Jowhar Ahmed, an air-conditioner dealer in Srinagar, is pleased at a spurt in business this summer caused by temperatures soaring over 35 degrees Celsius - unusual in this alpine valley ringed by snow-capped mountains.
As armed insurgency in India’s northern Jammu and Kashmir ebbs, the elected state government is keen to hasten a return to normalcy by easing draconian security laws and reopening movie theatres and liquor shops, banned by fundamentalist militant groups.
A ruling by the International Court of Arbitration (ICA) at The Hague, staying construction of a dam across a river that flows into Pakistan, has brought cheer to the tribal people who live around the site.
Hastimal Sen mistook the deafening sounds of explosions that shook his office in Mumbai’s crowded Zaveri Bazaar Wednesday evening as cars backfiring.
The Pakistani public’s perceptions of the United States have hit their lowest levels since the 2002 invasion of Afghanistan, according to a new survey released here Tuesday by the Pew Global Attitudes Project (GAP).
Osama bin Laden’s killing by U.S. troops, in a safe house adjacent to a Pakistani military academy in Abbottabad, may vindicate India’s charges that its neighbour is a haven for jihadist groups, but it will do little to change that reality.
During the summer of 2010 Kashmir saw one of the worst face-offs between pro-freedom Kashmiri youth and law enforcement agencies. Smugglers used the unrest surrounding these outbreaks to conceal their steady ramping up of the black market timber trade, at times with complicity of authorities.
Russia’s President Dmitry Medvedev signed a large number of contracts with India during a two-day visit to New Delhi in December. These deals were part of a series of agreements that have placed India in progressively more advantageous positions in global arms markets.
With threats looming large on the survival of several wildlife species in the Himalayan state of Jammu and Kashmir in northern India, experts warn that these species could go extinct in the coming years unless immediate steps are taken to prevent their extinction.
The death sentence awarded to Pakistani national Mohammed Ajmal Kasab, 22, for his role in the 2008 terror attack on the western port city of Mumbai that killed 166 people is being seen as a setback to a campaign to have the extreme punishment abolished in India.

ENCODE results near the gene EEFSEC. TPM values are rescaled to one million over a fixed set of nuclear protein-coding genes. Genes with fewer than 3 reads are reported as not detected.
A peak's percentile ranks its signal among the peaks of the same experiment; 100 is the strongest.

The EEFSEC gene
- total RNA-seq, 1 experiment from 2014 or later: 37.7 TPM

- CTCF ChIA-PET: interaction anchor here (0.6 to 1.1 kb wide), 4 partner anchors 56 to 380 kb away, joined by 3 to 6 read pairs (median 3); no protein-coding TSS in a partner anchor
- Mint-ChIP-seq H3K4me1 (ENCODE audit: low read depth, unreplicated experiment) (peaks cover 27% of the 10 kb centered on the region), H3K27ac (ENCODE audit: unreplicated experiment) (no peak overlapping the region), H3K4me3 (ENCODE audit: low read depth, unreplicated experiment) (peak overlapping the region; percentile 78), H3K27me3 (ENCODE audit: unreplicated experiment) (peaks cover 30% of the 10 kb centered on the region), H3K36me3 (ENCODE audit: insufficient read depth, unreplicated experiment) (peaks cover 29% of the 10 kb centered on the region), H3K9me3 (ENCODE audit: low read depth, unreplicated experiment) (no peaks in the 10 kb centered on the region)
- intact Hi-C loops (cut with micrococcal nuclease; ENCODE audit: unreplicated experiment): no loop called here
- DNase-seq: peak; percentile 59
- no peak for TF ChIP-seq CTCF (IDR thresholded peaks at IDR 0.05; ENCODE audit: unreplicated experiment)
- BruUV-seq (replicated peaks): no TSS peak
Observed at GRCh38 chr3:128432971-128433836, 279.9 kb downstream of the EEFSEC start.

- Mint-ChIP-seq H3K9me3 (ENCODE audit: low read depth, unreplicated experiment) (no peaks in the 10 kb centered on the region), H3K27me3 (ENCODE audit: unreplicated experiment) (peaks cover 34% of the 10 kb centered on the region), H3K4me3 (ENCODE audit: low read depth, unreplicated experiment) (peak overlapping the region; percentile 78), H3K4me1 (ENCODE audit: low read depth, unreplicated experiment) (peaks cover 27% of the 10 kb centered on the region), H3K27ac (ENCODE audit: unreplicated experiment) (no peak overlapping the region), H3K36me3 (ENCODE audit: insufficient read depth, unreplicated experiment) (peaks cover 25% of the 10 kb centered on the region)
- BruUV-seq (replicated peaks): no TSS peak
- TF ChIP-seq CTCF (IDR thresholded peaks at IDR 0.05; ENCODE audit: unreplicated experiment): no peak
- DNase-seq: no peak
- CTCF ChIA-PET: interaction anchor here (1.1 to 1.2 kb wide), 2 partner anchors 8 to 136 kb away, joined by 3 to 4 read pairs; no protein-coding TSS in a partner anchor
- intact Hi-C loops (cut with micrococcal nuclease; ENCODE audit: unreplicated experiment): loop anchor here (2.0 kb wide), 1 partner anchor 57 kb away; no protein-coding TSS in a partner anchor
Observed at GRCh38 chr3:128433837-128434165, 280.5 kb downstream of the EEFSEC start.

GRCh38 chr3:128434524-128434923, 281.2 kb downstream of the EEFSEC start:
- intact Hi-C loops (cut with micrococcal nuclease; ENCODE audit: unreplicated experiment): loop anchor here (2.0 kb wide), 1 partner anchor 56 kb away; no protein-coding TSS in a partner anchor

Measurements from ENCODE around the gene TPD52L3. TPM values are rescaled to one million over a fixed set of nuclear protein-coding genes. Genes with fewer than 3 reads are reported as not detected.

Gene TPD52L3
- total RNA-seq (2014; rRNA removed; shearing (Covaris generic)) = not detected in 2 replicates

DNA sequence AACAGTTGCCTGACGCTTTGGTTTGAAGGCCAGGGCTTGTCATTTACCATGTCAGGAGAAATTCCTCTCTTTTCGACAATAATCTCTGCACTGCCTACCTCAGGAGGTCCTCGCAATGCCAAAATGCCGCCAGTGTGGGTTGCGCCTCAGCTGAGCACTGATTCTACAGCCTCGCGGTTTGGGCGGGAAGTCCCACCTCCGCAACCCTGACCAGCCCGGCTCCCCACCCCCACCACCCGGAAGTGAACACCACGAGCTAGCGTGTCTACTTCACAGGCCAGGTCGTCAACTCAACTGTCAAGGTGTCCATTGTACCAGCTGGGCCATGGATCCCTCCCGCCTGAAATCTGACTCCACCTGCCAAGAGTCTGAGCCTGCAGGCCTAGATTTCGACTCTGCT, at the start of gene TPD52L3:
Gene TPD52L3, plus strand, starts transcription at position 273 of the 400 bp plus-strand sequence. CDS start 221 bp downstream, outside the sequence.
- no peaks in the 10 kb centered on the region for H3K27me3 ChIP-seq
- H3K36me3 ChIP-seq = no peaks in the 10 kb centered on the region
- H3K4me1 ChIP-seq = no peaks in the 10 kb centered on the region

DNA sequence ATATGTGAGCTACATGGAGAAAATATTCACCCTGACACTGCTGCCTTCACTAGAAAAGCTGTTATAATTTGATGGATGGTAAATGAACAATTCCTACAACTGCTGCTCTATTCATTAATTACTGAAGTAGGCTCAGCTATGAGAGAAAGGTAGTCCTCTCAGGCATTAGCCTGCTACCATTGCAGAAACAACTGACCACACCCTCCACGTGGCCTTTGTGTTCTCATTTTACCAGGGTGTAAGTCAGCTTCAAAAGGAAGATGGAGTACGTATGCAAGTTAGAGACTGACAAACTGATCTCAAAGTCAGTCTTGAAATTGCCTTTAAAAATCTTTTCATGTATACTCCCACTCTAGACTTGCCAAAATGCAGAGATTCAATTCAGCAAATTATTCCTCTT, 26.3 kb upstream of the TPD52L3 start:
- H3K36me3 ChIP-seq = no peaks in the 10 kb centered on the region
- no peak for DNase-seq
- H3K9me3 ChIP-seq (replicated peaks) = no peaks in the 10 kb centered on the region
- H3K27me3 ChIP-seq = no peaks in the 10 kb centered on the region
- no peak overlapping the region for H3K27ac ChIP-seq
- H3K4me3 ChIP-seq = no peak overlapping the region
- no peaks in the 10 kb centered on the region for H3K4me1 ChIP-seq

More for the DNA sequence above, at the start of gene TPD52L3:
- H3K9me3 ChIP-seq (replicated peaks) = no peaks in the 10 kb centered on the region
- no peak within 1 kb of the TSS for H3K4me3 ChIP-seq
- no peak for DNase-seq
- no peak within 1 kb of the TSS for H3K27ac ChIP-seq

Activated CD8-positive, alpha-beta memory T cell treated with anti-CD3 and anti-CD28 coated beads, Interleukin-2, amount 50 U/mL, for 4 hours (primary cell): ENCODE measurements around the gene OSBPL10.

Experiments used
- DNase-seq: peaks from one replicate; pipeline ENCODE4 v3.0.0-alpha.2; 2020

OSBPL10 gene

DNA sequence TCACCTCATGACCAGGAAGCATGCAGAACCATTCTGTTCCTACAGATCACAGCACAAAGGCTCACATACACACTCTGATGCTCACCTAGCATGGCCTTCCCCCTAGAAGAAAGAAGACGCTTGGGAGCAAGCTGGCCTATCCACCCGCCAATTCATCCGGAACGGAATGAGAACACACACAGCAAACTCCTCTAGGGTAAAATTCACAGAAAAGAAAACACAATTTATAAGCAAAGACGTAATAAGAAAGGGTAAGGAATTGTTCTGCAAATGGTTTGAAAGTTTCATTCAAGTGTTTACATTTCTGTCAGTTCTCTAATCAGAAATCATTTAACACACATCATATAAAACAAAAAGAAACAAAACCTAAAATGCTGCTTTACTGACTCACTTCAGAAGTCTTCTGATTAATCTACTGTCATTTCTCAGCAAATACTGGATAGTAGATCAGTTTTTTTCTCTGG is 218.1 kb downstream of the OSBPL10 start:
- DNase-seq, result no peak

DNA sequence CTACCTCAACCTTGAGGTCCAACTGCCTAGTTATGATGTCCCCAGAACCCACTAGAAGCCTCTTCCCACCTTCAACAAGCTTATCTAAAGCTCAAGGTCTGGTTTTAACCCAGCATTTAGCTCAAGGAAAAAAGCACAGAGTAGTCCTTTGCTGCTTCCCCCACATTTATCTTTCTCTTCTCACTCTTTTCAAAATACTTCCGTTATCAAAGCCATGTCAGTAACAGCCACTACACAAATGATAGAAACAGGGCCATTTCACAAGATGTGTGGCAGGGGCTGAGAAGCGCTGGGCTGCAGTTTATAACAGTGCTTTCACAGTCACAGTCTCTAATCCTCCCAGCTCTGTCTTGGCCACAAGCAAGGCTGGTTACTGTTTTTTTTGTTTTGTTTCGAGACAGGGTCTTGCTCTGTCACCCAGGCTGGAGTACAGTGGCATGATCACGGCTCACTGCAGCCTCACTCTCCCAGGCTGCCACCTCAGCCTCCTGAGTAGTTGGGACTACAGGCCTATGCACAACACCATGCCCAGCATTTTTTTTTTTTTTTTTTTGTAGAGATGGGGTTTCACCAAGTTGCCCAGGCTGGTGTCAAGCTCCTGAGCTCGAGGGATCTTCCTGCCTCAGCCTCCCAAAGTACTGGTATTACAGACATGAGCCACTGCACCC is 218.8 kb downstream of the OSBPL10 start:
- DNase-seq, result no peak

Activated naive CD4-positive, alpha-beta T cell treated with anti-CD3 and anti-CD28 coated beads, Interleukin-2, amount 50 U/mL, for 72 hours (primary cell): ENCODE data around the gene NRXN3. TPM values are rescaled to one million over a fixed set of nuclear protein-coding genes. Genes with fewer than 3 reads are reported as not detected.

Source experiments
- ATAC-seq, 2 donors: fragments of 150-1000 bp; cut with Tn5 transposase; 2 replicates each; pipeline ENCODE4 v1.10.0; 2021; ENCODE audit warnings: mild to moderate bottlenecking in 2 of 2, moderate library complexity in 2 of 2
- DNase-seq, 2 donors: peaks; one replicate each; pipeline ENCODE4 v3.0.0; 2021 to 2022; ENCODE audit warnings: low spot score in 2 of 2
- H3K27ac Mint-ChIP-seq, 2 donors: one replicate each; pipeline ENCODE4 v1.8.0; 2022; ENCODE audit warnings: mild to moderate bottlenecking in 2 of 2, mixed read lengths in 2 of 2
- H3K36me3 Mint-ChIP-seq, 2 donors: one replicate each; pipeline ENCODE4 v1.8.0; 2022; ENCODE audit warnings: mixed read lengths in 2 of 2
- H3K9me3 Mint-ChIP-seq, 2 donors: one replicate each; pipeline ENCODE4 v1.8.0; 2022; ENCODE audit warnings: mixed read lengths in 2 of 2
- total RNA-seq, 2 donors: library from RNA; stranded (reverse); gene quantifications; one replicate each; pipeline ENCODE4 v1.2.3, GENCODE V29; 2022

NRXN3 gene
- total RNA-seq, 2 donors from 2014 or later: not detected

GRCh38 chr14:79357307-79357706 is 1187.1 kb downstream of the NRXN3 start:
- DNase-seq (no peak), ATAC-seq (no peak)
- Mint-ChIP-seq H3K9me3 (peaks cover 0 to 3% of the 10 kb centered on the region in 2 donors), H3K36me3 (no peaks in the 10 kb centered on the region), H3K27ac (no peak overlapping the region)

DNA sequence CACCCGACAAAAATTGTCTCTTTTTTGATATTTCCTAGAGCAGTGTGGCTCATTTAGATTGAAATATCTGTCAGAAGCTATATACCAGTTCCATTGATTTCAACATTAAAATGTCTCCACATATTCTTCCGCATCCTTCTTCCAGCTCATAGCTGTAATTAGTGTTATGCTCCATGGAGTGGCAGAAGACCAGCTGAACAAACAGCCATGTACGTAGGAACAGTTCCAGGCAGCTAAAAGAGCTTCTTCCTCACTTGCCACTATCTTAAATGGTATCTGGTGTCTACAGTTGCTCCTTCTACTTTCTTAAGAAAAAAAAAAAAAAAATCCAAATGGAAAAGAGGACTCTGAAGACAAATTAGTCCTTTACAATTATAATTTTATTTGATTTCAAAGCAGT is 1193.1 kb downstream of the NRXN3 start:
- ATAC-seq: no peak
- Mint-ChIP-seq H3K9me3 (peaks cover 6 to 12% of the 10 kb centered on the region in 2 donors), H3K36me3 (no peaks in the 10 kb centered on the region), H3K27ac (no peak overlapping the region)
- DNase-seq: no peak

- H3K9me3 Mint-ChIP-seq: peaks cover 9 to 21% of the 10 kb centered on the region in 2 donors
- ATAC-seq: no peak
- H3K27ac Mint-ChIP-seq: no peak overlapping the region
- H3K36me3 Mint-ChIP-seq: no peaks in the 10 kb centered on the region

While President Barack Obama’s announcement last week that he will "surge" 30,000 more U.S. troops into Afghanistan has received all of the attention here over the past week, Pakistan appears to be looming larger than ever in Washington’s strategic calculations and concerns.
"A bullet whizzed past us smashing the window to smithereens! My terrorised daughter slid under the nearest table. Everybody ran helter-skelter to save their lives. Just then three menacing-looking youths dressed in black exploded into the wedding hall, brandishing AK-47s. They started shooting indiscriminately, and soon our wedding venue was transformed into a battleground for dead bodies."
If the leaders of India and Pakistan were looking for out-of-the-box solutions to their long-standing dispute over Kashmir and the related issue of cross-border terrorism, they could hardly have done better than the joint statement they released this week after their meeting at the Egyptian resort of Sharm el-Sheikh.
It is hard to say whether U.S. Secretary of State Hillary Clinton will find herself being quizzed more on Washington's 'AfPak' strategy to contain global terror or her appeasement of a financially muscular China, when she lands in India mid-July.
The months following last year's Mumbai terror attacks have seen a renewed sense of urgency among peace activists in Pakistan and India. Citizens are pushing their governments to resume the composite dialogue process between the two nuclear-rival nations.
The alleged rape and murder of two women by Indian troops in the remote Shopian district of Kashmir state has triggered renewed calls for demilitarisation of the Indian part of Kashmir, with street protests running for close to a month now.
Indian Prime Minister Manmohan Singh’s participation in the Shanghai Cooperation Organisation (SCO) summit at Yekaterinburg Tuesday appears to have been motivated chiefly by the security environment in the region shaping up around Washington’s ‘AfPak’ policy.
As political parties in Indian Kashmir debate the repeal of the Armed Forces Special Powers Act (AFSPA) in the insurgency-hit state, civil rights activists hope that this will fructify into a withdrawal of the sweeping powers given to armed forces in this state since 1990.
Trade and travel between the Indian and Pakistan parts of Kashmir, as part of confidence building measures (CBMs) between the two rival countries, appear to have become a casualty of the Nov. 26-29 terror attacks on the port city of Mumbai.
A week after Islamabad admitted that the plot to carry out the Nov. 26-29 attacks on Mumbai was partially planned in Pakistan, and that Pakistani nationals were among the assailants, there are tentative signs that the strained relations between the two neighbours may be thawing.
Almost three months after the terrorist attacks on India's commercial hub of Mumbai, which soured relations between India and Pakistan, the prospect for renewed cooperation between the nuclear-armed neighbours looks dim, two eminent analysts from the region conceded at a policy dialogue here.